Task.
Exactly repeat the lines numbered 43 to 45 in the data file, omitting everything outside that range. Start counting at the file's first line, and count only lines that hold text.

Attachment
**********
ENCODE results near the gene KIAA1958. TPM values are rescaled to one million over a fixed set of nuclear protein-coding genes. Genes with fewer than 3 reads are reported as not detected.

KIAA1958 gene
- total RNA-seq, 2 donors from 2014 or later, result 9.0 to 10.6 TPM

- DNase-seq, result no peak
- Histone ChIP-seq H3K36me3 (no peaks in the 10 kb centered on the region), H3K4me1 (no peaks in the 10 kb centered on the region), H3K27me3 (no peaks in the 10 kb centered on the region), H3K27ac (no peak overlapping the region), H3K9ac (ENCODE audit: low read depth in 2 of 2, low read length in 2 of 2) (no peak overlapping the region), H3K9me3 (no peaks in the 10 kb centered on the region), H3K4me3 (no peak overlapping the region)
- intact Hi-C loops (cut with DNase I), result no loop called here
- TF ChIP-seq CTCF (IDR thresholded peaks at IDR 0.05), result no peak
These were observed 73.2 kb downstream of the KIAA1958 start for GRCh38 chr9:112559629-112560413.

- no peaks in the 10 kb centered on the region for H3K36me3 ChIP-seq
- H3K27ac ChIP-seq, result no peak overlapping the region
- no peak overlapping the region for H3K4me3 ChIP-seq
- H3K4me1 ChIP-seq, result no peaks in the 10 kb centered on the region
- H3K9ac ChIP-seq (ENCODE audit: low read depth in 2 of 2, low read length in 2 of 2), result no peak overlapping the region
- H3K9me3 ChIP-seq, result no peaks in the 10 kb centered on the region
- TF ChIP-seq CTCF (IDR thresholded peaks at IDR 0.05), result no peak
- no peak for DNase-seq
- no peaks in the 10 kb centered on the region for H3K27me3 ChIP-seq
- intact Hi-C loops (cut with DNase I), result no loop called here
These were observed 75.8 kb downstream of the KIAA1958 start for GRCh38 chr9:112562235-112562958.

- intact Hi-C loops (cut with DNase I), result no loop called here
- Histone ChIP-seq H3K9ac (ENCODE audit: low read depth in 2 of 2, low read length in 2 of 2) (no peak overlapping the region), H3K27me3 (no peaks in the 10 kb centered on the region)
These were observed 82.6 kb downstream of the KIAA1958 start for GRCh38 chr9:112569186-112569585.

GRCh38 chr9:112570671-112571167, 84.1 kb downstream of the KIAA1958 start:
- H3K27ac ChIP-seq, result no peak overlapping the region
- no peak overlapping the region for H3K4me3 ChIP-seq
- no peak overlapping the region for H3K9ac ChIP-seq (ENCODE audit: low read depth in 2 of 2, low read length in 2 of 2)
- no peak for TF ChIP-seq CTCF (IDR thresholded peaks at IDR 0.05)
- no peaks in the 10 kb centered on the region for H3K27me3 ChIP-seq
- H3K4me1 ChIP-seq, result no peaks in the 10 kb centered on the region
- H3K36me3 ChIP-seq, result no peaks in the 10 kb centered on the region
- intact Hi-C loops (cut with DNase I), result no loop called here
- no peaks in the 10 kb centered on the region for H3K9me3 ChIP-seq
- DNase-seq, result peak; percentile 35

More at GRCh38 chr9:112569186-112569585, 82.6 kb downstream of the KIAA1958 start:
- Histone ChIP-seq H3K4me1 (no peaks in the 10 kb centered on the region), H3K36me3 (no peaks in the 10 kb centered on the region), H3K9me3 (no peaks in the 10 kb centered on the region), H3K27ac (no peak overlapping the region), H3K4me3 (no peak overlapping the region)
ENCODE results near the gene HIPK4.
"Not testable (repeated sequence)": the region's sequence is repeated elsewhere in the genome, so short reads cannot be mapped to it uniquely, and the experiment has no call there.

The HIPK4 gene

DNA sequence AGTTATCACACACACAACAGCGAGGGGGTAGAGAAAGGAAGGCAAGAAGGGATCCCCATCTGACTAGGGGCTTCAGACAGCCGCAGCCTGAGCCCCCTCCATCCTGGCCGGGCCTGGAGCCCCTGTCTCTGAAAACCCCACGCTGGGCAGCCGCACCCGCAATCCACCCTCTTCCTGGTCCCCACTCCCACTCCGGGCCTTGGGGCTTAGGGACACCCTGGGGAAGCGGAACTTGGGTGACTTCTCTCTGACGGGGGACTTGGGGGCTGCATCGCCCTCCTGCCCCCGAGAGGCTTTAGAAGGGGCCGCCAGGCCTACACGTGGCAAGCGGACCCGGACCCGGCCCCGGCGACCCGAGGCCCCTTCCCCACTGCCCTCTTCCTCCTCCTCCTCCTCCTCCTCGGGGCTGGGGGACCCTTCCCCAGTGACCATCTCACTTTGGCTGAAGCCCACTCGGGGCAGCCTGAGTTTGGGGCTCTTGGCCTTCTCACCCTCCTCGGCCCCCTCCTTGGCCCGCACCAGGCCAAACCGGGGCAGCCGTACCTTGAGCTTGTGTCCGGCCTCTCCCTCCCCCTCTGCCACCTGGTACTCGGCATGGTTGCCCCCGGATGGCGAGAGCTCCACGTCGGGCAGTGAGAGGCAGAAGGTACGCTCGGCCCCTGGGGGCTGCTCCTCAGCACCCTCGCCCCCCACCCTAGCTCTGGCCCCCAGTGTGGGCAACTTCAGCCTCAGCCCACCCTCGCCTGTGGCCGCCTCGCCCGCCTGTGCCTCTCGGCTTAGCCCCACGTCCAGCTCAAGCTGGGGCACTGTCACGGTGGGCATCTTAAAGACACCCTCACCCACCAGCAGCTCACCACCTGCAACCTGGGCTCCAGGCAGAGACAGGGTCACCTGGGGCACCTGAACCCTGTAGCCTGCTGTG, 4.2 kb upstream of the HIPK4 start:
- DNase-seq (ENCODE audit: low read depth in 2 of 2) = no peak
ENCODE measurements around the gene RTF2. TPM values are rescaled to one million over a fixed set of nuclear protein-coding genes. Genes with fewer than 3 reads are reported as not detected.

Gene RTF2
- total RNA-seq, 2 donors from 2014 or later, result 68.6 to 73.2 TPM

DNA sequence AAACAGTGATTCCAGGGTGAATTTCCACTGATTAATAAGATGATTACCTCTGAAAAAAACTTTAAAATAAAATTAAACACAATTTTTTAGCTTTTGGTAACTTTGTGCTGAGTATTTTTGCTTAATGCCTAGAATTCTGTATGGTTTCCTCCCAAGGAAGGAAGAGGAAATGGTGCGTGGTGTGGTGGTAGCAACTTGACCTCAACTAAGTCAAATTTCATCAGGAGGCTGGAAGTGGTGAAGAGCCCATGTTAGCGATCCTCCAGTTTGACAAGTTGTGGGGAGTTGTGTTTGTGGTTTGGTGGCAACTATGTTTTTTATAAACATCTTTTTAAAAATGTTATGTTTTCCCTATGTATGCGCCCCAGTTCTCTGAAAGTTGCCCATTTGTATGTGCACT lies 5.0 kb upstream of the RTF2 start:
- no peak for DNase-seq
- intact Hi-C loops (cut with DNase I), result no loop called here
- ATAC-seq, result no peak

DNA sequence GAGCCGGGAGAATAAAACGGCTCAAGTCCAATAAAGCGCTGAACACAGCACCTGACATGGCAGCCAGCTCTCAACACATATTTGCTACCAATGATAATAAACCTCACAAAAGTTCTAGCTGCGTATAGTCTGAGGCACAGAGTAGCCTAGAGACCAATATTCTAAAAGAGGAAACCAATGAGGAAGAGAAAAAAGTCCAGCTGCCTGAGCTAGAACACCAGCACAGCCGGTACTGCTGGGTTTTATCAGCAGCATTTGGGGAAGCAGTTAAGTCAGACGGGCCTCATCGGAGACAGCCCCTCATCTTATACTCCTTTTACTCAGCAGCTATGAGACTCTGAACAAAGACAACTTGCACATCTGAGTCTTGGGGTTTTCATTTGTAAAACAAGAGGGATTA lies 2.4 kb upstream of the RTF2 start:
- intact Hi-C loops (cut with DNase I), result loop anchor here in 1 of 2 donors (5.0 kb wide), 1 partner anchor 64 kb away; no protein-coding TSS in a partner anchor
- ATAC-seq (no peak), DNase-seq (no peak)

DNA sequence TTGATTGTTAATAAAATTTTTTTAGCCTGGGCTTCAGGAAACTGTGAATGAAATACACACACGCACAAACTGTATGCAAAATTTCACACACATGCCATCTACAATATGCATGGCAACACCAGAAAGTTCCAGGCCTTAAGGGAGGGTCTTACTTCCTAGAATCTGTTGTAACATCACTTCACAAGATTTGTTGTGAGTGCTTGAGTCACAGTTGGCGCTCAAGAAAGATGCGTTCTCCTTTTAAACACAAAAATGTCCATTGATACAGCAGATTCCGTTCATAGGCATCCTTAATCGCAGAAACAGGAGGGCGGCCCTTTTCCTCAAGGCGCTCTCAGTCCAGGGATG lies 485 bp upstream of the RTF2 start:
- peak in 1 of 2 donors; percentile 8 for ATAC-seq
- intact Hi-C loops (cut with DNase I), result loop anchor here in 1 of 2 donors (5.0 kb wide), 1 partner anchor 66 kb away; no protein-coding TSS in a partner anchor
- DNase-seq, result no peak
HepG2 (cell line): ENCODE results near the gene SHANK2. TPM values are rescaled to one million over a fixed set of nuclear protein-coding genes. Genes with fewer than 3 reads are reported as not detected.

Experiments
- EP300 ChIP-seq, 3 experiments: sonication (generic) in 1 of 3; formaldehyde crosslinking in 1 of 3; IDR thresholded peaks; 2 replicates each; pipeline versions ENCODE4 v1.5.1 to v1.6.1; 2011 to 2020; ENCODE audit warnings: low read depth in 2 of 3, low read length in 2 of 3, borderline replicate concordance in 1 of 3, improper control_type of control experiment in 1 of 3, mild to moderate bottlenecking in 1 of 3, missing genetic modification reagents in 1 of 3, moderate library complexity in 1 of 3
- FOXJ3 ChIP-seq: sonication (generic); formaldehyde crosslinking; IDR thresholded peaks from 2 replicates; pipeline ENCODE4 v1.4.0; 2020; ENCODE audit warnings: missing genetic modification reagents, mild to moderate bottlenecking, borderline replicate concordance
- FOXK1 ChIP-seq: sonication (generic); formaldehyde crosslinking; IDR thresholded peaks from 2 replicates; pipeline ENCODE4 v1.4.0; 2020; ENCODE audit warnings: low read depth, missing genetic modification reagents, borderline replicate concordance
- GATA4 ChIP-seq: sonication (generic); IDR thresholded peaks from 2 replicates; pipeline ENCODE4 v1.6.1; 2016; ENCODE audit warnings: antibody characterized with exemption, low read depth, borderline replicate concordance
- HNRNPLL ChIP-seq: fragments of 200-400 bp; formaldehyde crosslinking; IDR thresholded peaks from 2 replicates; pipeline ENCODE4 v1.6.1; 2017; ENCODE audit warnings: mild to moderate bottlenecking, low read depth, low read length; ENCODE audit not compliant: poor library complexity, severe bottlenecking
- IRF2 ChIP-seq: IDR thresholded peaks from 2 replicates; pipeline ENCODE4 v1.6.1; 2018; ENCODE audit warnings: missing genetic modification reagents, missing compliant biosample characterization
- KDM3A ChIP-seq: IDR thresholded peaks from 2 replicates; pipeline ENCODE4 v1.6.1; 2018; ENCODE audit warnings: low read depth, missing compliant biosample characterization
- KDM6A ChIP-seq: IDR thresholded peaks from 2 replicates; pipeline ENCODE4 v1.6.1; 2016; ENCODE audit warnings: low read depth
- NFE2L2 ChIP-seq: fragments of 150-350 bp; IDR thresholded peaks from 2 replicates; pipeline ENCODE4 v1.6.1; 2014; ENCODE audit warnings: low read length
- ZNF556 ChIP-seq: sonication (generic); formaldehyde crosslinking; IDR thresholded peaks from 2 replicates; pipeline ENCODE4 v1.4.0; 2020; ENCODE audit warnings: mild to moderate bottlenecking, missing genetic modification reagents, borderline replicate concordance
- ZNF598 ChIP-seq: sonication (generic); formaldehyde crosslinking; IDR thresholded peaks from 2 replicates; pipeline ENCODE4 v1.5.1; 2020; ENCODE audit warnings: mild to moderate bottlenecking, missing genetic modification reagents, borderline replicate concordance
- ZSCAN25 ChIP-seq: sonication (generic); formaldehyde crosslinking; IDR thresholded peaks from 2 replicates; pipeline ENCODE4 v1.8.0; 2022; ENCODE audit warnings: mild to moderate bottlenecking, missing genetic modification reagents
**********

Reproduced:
- total RNA-seq, 2 donors from 2014 or later, result 68.6 to 73.2 TPM

DNA sequence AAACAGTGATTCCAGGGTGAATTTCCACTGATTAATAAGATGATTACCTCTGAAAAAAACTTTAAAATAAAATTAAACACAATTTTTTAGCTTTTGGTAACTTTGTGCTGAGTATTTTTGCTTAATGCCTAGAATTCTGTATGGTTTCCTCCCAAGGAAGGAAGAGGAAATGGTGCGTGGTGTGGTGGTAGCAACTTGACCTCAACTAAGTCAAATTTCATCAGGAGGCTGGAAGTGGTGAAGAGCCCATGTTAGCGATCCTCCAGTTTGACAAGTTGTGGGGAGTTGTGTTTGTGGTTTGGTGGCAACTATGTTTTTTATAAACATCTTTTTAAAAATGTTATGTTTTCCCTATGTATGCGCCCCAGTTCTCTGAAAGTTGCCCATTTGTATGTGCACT lies 5.0 kb upstream of the RTF2 start:
- no peak for DNase-seq